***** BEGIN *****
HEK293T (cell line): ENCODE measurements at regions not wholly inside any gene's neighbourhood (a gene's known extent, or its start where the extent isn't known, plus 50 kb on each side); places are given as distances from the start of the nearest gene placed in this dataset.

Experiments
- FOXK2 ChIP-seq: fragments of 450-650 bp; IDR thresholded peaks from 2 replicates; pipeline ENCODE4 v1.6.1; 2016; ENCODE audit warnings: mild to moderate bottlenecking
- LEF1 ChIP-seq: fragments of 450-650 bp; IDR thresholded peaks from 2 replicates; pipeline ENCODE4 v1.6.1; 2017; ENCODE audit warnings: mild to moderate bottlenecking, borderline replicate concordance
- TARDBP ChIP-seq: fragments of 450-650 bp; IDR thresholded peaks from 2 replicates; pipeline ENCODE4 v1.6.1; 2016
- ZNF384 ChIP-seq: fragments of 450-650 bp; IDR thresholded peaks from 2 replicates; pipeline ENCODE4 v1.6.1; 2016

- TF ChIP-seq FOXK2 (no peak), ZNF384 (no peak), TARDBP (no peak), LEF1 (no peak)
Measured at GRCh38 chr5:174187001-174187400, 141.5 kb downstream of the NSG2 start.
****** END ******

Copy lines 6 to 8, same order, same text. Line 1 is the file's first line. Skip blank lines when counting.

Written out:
- ZNF384 ChIP-seq: fragments of 450-650 bp; IDR thresholded peaks from 2 replicates; pipeline ENCODE4 v1.6.1; 2016

- TF ChIP-seq FOXK2 (no peak), ZNF384 (no peak), TARDBP (no peak), LEF1 (no peak)
Measured at GRCh38 chr5:174187001-174187400, 141.5 kb downstream of the NSG2 start.